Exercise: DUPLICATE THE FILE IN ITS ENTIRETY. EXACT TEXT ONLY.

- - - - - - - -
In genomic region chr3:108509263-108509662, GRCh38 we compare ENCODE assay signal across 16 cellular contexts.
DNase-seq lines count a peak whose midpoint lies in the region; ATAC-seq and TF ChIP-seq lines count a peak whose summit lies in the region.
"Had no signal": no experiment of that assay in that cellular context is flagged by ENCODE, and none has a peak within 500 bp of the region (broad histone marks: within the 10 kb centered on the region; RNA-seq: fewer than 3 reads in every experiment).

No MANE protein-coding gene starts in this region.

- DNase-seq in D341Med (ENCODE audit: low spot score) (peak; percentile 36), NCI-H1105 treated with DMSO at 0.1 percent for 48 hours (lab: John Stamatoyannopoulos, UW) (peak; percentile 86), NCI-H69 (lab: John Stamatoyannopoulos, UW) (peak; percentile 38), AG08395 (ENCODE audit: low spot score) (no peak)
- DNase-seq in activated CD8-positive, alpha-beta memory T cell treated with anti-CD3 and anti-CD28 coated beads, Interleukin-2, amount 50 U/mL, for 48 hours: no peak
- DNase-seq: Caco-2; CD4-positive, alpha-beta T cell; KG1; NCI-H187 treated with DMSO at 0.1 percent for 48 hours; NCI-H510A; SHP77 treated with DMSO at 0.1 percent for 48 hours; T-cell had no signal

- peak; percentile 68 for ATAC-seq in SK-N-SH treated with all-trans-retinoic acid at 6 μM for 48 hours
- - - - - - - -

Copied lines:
In genomic region chr3:108509263-108509662, GRCh38 we compare ENCODE assay signal across 16 cellular contexts.
DNase-seq lines count a peak whose midpoint lies in the region; ATAC-seq and TF ChIP-seq lines count a peak whose summit lies in the region.
"Had no signal": no experiment of that assay in that cellular context is flagged by ENCODE, and none has a peak within 500 bp of the region (broad histone marks: within the 10 kb centered on the region; RNA-seq: fewer than 3 reads in every experiment).

No MANE protein-coding gene starts in this region.

- DNase-seq in D341Med (ENCODE audit: low spot score) (peak; percentile 36), NCI-H1105 treated with DMSO at 0.1 percent for 48 hours (lab: John Stamatoyannopoulos, UW) (peak; percentile 86), NCI-H69 (lab: John Stamatoyannopoulos, UW) (peak; percentile 38), AG08395 (ENCODE audit: low spot score) (no peak)
- DNase-seq in activated CD8-positive, alpha-beta memory T cell treated with anti-CD3 and anti-CD28 coated beads, Interleukin-2, amount 50 U/mL, for 48 hours: no peak
- DNase-seq: Caco-2; CD4-positive, alpha-beta T cell; KG1; NCI-H187 treated with DMSO at 0.1 percent for 48 hours; NCI-H510A; SHP77 treated with DMSO at 0.1 percent for 48 hours; T-cell had no signal

- peak; percentile 68 for ATAC-seq in SK-N-SH treated with all-trans-retinoic acid at 6 μM for 48 hours